The nuns of Loudun are based on real people and occurrences, but they also serve as a cautionary tale for perpetual cycles of collective hysteria and the mass fear that induces such deranged behavior. Grandier's story is one of perfect, terrible martyrdom - the irony is breathtaking but obvious: those who profess true religious devotion use their faith in acts of revenge, suppression, and to obtain or maintain power, while a flawed but faithful man is agonizingly tortured and sent off to burn at the stake. There is a horrible artifice to those who oppose and seek to destroy Grandier - men and women who torturously repress and reject their personal failings and the very human flaws embedded in our design, who strenuously profess their faith to the detriment of their fellow man, judging yet refusing to be judged.

It is not much different from the priests and preachers and faithful men in power we see today whose shameful secrets eventually spill out of closeted existences suffocating from the burden of too many lies. These men who use their faith and social standing as a platform to maneuver themselves into places of power, their personal repression becoming a tool of suppressing many.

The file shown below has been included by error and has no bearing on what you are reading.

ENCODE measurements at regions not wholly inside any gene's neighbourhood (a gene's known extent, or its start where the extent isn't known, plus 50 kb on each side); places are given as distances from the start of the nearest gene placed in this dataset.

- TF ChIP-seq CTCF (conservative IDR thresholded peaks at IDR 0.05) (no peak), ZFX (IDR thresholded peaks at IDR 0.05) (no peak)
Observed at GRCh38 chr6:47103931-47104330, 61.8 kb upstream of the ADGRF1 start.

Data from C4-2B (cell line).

Men like Grandier embrace their flaws and learn to reconcile their legitimate moral beliefs with the idea that we may not always practice what we preach, that the ideal is not realistically attainable, but that we do the best we can to help ourselves and others.

The Devils serves as a cautionary tale, not only of the marriage of church and state, but of what happens when certain people are given too much power, and what happens when the hysteria of one becomes the hysteria of many - because we allow it. Hysteria is viral and preys on the most delicate, repressed, and intensely human flaws in our design. The more we repress, the more we nourish the parts of ourselves we reject the most - the parts we despise and refuse to embrace as innate. Our sexuality, our desires, our fetishes, our negative feelings, our perceptibly immoral leanings. Ignoring these parts of ourselves does not make them simply disappear. They continue to exist and persist in our subconscious and - like Richelieu - they wait for the most opportune and sensitive moment to escape, punishing us for our rejection and wreaking havoc like some ill-formed, primitive id.

Just as it was in 1971, The Devils remains an important, vital piece of cinema, not only for what it does and what it says about our society and its shortcomings, but for its genuine beauty. Russell crafted a legitimate masterpiece which marries its themes to its presentation and performance with the effortless grace lacking in its deeply flawed and insidious characters. Reed and Redgrave give perhaps their most intensely perfect performances, and like the perfect confluence of hellacious elements that breed the hysteria within, The Devils is an immaculate congregation of pieces working in exquisite harmony to yield one of the most righteous and radical pieces of cinema ever committed to film.